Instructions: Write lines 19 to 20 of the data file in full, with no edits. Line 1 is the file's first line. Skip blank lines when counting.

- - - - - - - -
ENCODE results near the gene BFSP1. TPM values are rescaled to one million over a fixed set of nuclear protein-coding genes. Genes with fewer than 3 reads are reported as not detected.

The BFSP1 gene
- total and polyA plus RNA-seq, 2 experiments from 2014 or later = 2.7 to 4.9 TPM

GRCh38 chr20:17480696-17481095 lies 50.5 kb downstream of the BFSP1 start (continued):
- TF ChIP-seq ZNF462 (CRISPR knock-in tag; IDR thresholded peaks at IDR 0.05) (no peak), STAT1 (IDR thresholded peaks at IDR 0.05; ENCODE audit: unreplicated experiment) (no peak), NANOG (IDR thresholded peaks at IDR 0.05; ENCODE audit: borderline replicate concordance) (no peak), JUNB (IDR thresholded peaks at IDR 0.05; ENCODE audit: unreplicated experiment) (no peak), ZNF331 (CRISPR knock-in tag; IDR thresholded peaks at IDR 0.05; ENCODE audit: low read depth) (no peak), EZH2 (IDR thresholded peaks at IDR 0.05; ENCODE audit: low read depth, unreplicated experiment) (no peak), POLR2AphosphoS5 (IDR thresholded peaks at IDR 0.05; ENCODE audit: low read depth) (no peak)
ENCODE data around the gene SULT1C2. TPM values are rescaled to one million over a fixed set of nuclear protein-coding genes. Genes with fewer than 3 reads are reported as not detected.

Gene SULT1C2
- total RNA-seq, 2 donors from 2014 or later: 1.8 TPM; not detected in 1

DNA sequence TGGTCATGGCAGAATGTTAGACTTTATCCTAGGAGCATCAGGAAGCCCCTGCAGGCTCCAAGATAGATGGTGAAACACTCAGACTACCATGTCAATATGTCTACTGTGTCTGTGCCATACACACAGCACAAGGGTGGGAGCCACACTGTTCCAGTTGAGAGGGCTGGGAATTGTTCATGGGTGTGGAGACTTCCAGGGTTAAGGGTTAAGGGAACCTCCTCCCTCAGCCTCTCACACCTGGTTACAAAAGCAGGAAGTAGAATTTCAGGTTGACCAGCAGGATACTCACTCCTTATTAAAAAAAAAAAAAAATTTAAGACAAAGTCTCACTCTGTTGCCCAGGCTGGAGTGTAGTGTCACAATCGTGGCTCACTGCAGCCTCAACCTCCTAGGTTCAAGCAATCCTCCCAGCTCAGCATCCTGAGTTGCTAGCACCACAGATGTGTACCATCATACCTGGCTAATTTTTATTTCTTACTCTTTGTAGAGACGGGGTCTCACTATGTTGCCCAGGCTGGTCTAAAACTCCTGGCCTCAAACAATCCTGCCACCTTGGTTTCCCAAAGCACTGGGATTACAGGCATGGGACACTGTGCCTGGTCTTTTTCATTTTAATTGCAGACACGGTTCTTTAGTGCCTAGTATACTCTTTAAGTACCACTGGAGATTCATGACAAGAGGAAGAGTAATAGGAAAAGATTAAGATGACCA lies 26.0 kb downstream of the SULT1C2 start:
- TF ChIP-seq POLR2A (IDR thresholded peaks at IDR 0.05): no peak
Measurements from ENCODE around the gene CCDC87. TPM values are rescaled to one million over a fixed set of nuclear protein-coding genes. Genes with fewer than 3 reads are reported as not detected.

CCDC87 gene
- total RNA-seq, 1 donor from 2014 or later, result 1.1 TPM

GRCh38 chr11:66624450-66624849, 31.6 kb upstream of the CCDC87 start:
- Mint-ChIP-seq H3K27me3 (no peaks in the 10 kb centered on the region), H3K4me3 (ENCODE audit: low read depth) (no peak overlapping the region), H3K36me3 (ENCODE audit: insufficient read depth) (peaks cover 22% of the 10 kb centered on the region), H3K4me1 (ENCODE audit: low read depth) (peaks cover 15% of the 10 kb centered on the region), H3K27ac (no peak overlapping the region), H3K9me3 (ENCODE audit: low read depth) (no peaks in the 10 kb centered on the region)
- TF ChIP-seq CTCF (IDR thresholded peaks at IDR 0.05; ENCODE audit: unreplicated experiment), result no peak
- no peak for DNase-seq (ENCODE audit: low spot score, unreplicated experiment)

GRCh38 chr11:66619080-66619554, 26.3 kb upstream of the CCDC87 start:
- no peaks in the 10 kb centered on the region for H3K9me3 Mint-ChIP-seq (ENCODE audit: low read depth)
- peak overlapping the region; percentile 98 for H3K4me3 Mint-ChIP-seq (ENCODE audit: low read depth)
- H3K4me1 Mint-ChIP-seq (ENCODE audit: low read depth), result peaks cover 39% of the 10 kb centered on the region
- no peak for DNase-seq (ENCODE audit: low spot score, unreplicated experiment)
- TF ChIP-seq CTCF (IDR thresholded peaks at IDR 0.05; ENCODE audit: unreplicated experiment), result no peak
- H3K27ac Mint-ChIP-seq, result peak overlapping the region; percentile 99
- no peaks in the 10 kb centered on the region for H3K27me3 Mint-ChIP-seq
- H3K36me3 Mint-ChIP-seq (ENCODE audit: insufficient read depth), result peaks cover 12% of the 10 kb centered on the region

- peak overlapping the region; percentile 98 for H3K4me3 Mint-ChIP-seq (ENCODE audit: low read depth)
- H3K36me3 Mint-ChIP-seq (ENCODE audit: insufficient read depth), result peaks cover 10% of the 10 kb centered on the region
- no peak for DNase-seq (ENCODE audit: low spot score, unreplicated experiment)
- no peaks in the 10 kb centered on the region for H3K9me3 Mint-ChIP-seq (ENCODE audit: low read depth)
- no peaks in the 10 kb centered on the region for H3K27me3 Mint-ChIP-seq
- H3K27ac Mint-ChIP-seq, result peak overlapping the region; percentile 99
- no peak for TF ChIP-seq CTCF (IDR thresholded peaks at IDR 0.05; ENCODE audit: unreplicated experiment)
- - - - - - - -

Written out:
- no peaks in the 10 kb centered on the region for H3K9me3 Mint-ChIP-seq (ENCODE audit: low read depth)
- peak overlapping the region; percentile 98 for H3K4me3 Mint-ChIP-seq (ENCODE audit: low read depth)